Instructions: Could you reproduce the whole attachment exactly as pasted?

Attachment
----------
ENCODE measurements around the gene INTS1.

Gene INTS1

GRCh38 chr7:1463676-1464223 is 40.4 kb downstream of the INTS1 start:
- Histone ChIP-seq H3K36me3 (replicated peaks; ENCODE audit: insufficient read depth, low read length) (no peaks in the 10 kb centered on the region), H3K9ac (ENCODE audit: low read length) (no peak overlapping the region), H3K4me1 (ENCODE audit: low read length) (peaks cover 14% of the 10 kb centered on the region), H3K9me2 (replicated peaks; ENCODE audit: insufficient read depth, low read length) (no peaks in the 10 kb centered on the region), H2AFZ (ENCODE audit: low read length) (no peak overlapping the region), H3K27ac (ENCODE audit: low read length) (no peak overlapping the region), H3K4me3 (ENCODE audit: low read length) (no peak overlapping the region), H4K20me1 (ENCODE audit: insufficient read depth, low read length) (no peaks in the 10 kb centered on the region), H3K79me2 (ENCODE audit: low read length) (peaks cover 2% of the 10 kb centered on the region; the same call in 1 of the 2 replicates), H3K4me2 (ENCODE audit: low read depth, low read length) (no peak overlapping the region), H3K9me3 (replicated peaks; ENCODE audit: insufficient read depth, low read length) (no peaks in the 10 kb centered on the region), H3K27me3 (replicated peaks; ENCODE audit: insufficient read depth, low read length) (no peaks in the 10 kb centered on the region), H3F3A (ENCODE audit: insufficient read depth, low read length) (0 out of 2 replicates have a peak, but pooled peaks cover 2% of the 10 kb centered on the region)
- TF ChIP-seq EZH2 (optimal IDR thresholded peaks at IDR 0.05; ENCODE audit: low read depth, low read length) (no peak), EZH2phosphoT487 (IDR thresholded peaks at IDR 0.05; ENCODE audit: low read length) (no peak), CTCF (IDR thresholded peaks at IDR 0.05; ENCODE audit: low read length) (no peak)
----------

ENCODE measurements around the gene INTS1.

Gene INTS1

GRCh38 chr7:1463676-1464223 is 40.4 kb downstream of the INTS1 start:
- Histone ChIP-seq H3K36me3 (replicated peaks; ENCODE audit: insufficient read depth, low read length) (no peaks in the 10 kb centered on the region), H3K9ac (ENCODE audit: low read length) (no peak overlapping the region), H3K4me1 (ENCODE audit: low read length) (peaks cover 14% of the 10 kb centered on the region), H3K9me2 (replicated peaks; ENCODE audit: insufficient read depth, low read length) (no peaks in the 10 kb centered on the region), H2AFZ (ENCODE audit: low read length) (no peak overlapping the region), H3K27ac (ENCODE audit: low read length) (no peak overlapping the region), H3K4me3 (ENCODE audit: low read length) (no peak overlapping the region), H4K20me1 (ENCODE audit: insufficient read depth, low read length) (no peaks in the 10 kb centered on the region), H3K79me2 (ENCODE audit: low read length) (peaks cover 2% of the 10 kb centered on the region; the same call in 1 of the 2 replicates), H3K4me2 (ENCODE audit: low read depth, low read length) (no peak overlapping the region), H3K9me3 (replicated peaks; ENCODE audit: insufficient read depth, low read length) (no peaks in the 10 kb centered on the region), H3K27me3 (replicated peaks; ENCODE audit: insufficient read depth, low read length) (no peaks in the 10 kb centered on the region), H3F3A (ENCODE audit: insufficient read depth, low read length) (0 out of 2 replicates have a peak, but pooled peaks cover 2% of the 10 kb centered on the region)
- TF ChIP-seq EZH2 (optimal IDR thresholded peaks at IDR 0.05; ENCODE audit: low read depth, low read length) (no peak), EZH2phosphoT487 (IDR thresholded peaks at IDR 0.05; ENCODE audit: low read length) (no peak), CTCF (IDR thresholded peaks at IDR 0.05; ENCODE audit: low read length) (no peak)